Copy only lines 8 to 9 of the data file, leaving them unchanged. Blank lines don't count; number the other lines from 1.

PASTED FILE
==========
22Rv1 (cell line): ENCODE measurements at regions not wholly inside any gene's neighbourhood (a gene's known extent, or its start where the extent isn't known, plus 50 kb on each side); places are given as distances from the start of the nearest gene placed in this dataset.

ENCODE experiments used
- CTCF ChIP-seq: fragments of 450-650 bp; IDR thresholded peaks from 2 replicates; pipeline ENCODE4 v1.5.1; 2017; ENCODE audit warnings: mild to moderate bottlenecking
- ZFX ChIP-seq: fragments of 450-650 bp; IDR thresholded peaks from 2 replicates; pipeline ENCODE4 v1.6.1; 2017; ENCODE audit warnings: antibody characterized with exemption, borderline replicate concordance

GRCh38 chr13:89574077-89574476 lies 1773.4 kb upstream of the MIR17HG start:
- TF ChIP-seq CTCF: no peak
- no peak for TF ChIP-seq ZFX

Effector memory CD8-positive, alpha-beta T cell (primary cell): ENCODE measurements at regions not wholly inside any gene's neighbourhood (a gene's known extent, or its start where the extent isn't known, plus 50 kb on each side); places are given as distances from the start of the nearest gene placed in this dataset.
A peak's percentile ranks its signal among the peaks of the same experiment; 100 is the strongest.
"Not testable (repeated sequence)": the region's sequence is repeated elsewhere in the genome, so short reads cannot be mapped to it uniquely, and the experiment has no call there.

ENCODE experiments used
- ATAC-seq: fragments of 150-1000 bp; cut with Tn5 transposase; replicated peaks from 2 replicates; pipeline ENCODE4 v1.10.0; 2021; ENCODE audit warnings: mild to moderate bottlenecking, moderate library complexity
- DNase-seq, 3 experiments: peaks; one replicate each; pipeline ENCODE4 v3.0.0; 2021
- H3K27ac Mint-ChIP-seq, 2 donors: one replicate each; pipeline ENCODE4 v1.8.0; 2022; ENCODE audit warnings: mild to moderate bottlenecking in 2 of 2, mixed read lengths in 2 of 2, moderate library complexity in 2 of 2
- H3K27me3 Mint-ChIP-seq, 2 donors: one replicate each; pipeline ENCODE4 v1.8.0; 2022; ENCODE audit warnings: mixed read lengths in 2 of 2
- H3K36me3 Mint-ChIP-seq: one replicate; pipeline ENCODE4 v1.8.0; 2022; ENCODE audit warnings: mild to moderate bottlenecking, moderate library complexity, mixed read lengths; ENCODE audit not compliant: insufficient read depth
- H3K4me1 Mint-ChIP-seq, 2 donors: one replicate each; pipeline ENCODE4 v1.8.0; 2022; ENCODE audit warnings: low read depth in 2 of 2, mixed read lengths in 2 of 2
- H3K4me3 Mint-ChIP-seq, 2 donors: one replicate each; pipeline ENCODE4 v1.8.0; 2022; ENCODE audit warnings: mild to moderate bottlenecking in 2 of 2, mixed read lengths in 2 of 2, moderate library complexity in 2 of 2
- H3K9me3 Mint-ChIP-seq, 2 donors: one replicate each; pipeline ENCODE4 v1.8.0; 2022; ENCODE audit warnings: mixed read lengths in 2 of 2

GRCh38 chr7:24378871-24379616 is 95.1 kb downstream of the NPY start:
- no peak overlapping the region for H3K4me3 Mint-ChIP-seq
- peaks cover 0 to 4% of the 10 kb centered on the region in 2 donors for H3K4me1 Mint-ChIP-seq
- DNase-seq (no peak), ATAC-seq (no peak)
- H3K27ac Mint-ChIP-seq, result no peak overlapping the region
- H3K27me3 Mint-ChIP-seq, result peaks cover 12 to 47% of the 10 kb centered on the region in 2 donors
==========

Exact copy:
Effector memory CD8-positive, alpha-beta T cell (primary cell): ENCODE measurements at regions not wholly inside any gene's neighbourhood (a gene's known extent, or its start where the extent isn't known, plus 50 kb on each side); places are given as distances from the start of the nearest gene placed in this dataset.
A peak's percentile ranks its signal among the peaks of the same experiment; 100 is the strongest.